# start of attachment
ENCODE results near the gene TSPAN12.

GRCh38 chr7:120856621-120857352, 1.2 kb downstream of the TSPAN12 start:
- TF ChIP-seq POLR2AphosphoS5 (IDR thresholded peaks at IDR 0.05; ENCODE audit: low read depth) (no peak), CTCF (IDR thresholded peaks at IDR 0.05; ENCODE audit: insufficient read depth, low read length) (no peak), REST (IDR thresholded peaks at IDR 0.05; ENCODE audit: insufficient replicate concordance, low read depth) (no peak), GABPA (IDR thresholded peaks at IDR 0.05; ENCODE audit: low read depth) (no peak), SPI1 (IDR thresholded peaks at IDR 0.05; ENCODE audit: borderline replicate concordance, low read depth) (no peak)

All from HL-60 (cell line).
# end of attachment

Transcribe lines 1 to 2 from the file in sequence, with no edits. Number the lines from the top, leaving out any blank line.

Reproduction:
ENCODE results near the gene TSPAN12.

GRCh38 chr7:120856621-120857352, 1.2 kb downstream of the TSPAN12 start: